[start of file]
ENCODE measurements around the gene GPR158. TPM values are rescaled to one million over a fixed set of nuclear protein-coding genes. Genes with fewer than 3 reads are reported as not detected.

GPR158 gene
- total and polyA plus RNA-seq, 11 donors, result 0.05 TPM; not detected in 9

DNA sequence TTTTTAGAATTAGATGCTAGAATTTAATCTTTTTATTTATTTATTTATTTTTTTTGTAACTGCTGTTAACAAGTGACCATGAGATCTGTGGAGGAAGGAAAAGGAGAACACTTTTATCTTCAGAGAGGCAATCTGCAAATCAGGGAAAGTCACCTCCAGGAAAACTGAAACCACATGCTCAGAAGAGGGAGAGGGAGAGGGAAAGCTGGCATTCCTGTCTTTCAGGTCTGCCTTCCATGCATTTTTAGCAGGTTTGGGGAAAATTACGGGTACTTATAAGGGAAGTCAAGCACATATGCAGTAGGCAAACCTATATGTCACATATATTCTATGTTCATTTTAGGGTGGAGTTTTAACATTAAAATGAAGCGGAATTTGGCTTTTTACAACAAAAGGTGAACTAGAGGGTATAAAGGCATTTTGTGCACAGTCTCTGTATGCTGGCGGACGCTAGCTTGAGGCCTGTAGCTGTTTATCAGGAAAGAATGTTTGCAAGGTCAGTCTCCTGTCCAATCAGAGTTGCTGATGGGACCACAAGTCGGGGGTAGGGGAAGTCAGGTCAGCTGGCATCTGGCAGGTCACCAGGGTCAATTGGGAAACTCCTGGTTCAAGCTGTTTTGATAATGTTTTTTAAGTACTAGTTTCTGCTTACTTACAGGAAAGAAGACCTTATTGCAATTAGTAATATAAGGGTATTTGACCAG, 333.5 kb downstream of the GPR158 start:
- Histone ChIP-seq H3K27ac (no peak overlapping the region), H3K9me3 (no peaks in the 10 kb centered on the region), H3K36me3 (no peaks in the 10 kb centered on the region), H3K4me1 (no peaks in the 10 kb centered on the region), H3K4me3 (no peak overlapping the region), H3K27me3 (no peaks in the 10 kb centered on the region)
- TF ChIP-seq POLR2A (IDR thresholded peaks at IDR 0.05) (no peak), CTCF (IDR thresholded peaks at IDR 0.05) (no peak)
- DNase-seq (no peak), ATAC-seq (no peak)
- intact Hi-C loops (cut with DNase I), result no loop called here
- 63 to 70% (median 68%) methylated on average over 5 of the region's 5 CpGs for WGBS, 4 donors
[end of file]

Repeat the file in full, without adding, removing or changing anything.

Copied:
ENCODE measurements around the gene GPR158. TPM values are rescaled to one million over a fixed set of nuclear protein-coding genes. Genes with fewer than 3 reads are reported as not detected.

GPR158 gene
- total and polyA plus RNA-seq, 11 donors, result 0.05 TPM; not detected in 9

DNA sequence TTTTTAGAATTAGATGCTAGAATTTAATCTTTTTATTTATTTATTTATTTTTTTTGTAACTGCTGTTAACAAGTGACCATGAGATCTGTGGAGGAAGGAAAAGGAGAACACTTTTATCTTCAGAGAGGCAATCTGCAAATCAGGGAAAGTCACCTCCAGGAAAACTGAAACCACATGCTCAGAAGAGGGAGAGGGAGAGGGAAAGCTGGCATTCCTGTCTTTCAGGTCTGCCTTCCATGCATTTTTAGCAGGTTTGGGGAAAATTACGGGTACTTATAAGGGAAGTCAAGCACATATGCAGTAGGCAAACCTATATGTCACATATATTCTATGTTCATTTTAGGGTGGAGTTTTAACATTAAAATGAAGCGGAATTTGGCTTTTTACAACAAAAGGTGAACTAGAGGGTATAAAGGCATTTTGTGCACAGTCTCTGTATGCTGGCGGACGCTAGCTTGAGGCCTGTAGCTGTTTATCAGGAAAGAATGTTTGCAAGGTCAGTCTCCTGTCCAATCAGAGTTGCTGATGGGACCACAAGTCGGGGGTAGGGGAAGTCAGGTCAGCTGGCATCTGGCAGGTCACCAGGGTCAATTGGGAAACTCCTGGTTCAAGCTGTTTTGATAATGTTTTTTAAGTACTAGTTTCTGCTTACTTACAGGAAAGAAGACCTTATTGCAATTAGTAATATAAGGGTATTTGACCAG, 333.5 kb downstream of the GPR158 start:
- Histone ChIP-seq H3K27ac (no peak overlapping the region), H3K9me3 (no peaks in the 10 kb centered on the region), H3K36me3 (no peaks in the 10 kb centered on the region), H3K4me1 (no peaks in the 10 kb centered on the region), H3K4me3 (no peak overlapping the region), H3K27me3 (no peaks in the 10 kb centered on the region)
- TF ChIP-seq POLR2A (IDR thresholded peaks at IDR 0.05) (no peak), CTCF (IDR thresholded peaks at IDR 0.05) (no peak)
- DNase-seq (no peak), ATAC-seq (no peak)
- intact Hi-C loops (cut with DNase I), result no loop called here
- 63 to 70% (median 68%) methylated on average over 5 of the region's 5 CpGs for WGBS, 4 donors